Icon-mime type associations

Ryan Gammon rgammon at real.com
Tue Sep 21 00:48:23 EEST 2004

Hi all,

I thought I'd try to summarize here the discussion that's taken place so 

The problem:
RealPlayer wants to install fallback icons for datatypes that the 
desktop may not have covered in its icon theme. The specs roughly say 
that these icons should go in /usr/share/icons/hicolor/48x48/mimetypes.

The specs also (roughly) fixes the name of the icon for the new 
datatype. audio/foo -> mime-audio:foo.png for example.

If two apps want to install a fallback icon for a given mime type, they 
will conflict.

There's some debate as to whether or not this is a problem.

I feel the desktop icon theme should get first crack at the document 
icons -- what we're talking about here are the hicolor fallback icons only.

The solutions:
1. Apps don't install icons for new mime types. If a user goes to 
Nautilus, they'll see their .foo files with a generic icon. In the case 
of audio/* and video/*, one could create a fallback type of 
mime-audio.png, but this doesn't solve the general problem -- 
application/smil for an example that's relevant to us.

2. Apps fight for the hicolor icon. Whoever gets to the /usr/share/icons 
hicolor directory first/last gets the icon.

3. mime type fallback icons are per-app. The default app for a datatype 
gets to define the fallback icon.

I think (3) is best for the user. The app supporting the datatype has 
the best chance of being able to display something meaningful to the 
user about what that document type is. With (1), we'd display either 
nothing, or something very generic. With 2, behavior would be random. 
There's potential for an app to be default for the type, but for the 
icon to come from a different app. This is confusing. The potential 
conflicts here also complicates packaging.

The implementations:

There are a couple of ways 3 could be implemented. I've listed a few here:

A. Apps install their document icons to 
/usr/share/icons/hicolor/48x48/mimetypes/<app name>, where app name is 
something like hxplay. Alternatively, apps prefix their icons in 
/usr/share/icons/hicolor/48x48/mimetypes with hxplay, so the hxplay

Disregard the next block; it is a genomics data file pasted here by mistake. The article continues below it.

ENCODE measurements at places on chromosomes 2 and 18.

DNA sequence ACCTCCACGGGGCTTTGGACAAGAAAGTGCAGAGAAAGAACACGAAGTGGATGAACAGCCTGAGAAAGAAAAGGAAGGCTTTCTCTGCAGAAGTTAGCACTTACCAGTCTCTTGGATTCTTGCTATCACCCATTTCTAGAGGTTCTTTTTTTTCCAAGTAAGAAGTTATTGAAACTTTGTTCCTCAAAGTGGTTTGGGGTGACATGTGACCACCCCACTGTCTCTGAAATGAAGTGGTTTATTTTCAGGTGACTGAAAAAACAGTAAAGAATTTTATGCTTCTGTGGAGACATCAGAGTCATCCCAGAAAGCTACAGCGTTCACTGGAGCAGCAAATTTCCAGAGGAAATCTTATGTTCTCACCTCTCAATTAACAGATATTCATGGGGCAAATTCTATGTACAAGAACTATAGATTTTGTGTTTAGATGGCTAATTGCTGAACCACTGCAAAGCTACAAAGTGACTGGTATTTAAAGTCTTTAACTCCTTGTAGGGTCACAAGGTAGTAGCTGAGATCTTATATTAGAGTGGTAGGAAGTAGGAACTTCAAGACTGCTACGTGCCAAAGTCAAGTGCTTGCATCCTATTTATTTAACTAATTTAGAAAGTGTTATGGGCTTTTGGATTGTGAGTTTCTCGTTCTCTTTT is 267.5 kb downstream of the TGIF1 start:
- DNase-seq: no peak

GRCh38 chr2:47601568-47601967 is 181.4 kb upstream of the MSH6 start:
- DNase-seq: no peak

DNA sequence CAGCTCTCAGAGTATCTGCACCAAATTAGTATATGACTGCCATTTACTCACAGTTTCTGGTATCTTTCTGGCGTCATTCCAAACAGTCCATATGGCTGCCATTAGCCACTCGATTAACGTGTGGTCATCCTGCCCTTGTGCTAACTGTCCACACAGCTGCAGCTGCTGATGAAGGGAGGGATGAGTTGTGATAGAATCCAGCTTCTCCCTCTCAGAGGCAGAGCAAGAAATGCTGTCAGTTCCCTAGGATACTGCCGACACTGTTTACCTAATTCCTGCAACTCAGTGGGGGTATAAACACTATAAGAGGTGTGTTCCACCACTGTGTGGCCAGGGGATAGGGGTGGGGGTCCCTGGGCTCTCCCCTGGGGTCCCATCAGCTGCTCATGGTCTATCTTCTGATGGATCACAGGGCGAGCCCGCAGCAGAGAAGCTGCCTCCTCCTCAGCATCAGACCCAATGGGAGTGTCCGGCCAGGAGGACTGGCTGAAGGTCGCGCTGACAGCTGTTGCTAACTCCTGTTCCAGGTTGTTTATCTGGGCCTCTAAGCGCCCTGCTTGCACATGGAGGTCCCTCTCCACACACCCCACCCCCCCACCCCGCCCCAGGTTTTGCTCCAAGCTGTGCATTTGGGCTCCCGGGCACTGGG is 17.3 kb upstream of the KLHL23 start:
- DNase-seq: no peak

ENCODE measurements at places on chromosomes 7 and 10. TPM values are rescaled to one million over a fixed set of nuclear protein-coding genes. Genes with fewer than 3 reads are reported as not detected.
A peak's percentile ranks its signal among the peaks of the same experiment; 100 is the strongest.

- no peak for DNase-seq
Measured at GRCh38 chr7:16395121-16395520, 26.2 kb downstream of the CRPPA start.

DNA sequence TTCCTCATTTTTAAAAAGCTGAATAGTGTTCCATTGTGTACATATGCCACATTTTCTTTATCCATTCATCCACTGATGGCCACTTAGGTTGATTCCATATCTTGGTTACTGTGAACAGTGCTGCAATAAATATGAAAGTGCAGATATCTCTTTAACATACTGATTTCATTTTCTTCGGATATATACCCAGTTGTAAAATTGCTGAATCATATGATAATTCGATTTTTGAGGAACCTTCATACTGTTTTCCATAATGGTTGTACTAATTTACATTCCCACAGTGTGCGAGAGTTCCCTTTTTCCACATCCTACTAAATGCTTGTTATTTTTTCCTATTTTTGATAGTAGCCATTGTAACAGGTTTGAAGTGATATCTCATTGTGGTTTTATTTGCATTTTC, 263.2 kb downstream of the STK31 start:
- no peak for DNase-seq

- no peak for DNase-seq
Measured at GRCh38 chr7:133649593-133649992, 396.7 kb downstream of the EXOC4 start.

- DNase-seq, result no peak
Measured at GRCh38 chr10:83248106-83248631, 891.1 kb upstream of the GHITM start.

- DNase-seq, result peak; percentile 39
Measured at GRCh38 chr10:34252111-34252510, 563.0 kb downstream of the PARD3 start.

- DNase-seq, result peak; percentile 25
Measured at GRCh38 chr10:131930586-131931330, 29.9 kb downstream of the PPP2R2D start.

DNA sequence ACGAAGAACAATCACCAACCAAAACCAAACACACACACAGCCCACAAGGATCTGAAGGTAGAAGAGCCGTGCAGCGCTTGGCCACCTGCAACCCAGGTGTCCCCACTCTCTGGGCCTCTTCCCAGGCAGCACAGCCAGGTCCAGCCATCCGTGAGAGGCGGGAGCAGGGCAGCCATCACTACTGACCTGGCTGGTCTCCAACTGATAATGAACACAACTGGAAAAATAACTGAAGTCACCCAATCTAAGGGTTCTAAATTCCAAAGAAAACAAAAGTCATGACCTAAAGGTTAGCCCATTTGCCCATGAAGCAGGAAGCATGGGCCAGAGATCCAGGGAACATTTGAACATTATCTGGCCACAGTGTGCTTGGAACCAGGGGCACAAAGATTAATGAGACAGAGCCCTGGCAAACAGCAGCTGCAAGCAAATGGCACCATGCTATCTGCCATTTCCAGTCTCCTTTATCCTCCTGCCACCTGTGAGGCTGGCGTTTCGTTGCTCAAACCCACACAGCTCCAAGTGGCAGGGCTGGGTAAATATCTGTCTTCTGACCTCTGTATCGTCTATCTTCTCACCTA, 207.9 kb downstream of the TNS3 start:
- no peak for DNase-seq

fallback icon would be hxplay-mime-audio:foo.png

Either apps like nautilus can look for these alternative fallback icons 
when trying to associate an icon with a datatype, or another app can 
update mime-audio:foo.png to point to hxplay-mime-audio:foo.png when 
hxplay is the default app for a given datatype.

This is based on a suggestion from Thomas Leonard.

B. Icon/app associations can be declared in the .desktop file, where the 
mime types supported by the app are declared ... my original suggestion.

C. Add support to the .xml files in /usr/share/mime/packages for setting 
the "fallback" icon name, similar to the way .keys files worked.

One of the criticisms of per-app document icons is that it would consume 
excessive memory and cpu time.

With (A), we are either
i. introducing a fixed overhead of setting symlinks in mimetypes 
whenever the default app for a datatype changes or
ii. introducing the overhead of an icon lookup when a datatype is 
unknown. If nautilus needs an icon for audio/foo, it has to do a default 
app lookup for audio/foo, and then an icon lookup based on that app 
name. This is an additional default app name lookup. I believe this 
information comes from a hash table lookup in gnome-vfs.

With (B), we're in a similar situation as (A) -- an extra lookup of the 
default app & .desktop info for audio/foo, from which we could extract 
an icon name.

With (C), it's unclear how the app-specified icon would get 
propagated... maybe this would be a update-mime-database, which would 
mean that update-mime-database would get run everytime a default app 
changes. Awkward.

I'm sure there're plenty of other options I've missed here -- feel free 
to add to the list.

Ryan Gammon
rgammon at real.com
Developer for Helix Player

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